This post explores the need to adjust default parameters of chess engines to play correspondence chess. As part of playing CC the need to understand and control chess engines is necessary.
Familiarizing yourself with available parameters for engines you use is important. Some engines default options are to play against humans without their full strength while others are set to play other engines.
Although each engine, hardware, programs protocol and graphic interface combinations are specific, there are general observations that can be made regarding how to set CC configurations.
In order to understand what your engine is doing you should study the engine’s options. Two basic examples are engine’s depth and contempt. Many parameters exist and specify other options.
Depth parameters determine if variations’ analysis is shallow and wide or deep and narrow. Usually deep searches provide more strategic accuracy. Shallow searches help in unclear positions being exhaustive.
Contempt parameters set the engine’s way of playing by avoiding drawn positions or adopting more aggressive play. Engines can define contempt as other options differently, so make sure you check.
By choosing different depth and contempt for example, you can adapt your engines to different game stages or tasks to provide you with input as you consider different analysis situations.
By understanding the engine’s options, CC play can combine different engine configurations and engines output to conduct chess analysis controlling for the factors available to parametrize the engines.
The use of multiple engines that you have configured serves as a robust way to analyze a game or position as you assign each engine to study it emphasizing a deep or shallow search for example.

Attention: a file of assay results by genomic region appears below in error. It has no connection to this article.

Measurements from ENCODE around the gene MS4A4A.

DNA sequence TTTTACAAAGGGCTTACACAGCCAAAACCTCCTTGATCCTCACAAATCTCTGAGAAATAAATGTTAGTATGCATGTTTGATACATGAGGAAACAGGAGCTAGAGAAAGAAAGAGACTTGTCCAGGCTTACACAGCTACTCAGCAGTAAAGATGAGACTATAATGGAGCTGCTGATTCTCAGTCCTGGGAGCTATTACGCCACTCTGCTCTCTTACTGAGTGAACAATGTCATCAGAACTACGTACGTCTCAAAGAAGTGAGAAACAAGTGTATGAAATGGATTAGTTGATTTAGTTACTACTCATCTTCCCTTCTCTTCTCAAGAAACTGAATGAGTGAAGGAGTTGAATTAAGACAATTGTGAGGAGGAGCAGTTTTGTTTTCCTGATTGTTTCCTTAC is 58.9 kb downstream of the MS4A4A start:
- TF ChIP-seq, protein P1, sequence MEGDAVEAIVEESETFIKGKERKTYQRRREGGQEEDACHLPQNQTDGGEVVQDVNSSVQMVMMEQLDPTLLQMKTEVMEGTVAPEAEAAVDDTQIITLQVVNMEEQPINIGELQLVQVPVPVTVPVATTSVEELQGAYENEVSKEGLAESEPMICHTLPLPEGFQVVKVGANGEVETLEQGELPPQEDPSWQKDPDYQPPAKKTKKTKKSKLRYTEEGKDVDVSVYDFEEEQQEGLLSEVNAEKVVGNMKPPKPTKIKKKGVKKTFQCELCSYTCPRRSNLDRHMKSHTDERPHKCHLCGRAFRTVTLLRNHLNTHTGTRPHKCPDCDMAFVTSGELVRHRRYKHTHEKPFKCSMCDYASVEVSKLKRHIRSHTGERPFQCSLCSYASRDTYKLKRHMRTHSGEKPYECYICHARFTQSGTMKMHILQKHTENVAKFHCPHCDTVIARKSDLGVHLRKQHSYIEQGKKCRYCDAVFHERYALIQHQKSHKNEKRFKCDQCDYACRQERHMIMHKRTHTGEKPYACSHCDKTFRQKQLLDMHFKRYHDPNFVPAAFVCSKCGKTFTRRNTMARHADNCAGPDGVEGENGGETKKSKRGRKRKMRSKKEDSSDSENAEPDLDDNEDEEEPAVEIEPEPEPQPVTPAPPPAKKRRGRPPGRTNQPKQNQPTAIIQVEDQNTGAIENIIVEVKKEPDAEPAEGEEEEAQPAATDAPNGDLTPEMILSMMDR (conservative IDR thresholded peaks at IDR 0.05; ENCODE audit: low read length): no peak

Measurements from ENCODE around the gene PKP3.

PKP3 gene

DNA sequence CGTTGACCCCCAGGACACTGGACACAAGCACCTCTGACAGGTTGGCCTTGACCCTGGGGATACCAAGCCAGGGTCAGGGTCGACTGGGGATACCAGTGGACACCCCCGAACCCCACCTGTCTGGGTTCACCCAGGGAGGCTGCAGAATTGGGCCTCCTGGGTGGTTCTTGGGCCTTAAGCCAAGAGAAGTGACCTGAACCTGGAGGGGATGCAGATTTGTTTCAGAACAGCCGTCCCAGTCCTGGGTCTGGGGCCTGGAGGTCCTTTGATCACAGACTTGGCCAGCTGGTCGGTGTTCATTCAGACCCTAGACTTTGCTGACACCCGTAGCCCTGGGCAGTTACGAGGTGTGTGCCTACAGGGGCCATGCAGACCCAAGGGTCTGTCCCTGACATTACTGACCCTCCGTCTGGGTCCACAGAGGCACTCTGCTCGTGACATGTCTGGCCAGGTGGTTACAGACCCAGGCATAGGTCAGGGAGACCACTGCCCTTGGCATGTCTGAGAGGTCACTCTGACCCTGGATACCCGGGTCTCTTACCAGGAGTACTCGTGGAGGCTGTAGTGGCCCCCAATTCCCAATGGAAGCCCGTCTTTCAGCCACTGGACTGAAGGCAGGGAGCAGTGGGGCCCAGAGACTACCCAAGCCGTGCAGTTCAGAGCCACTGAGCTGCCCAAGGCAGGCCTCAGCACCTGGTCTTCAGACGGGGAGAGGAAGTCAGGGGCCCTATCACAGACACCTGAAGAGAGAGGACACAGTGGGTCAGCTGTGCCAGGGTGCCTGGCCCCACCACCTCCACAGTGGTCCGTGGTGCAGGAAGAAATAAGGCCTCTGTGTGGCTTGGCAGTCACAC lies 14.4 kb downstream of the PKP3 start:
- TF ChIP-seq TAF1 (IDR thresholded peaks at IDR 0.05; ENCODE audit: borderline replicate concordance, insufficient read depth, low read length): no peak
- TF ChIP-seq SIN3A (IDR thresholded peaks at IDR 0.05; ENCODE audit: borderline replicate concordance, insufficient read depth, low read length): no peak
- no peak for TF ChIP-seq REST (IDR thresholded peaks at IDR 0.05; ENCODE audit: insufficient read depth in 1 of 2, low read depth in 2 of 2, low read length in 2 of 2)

Before starting to use a new configuration in actual play it is important to test it against a position to make sure you see first hand how the engine behaves and if there are any issues.
Ultimately, this tailoring and bespoke settings ensure you are making the best of the engines and helps develop a better interpretation of its output and recommendations to use it in competitive CC.
2 Comments Leave a comment
It is true that customization may lead to interesting evaluations but usually default settings are best perhaps with the exception of hash. How many elite chess engines are out there? 3 or more? Are there any other worthwhile chess analysis tools (IDeA for example)?. Fun trying to get answers
Agree to that – customization of various engines can give you different angles to test ideas on a position but hash is indeed the most important customizable parameter especially for elite engines and important to note it is a function of your hardware.
In terms of other worthwhile chess analysis tools DecodeChess seems to me to be an interesting emerging alternative. The cloud based service gives human like descriptions of a position and explains at a glance tradeoffs between your moves.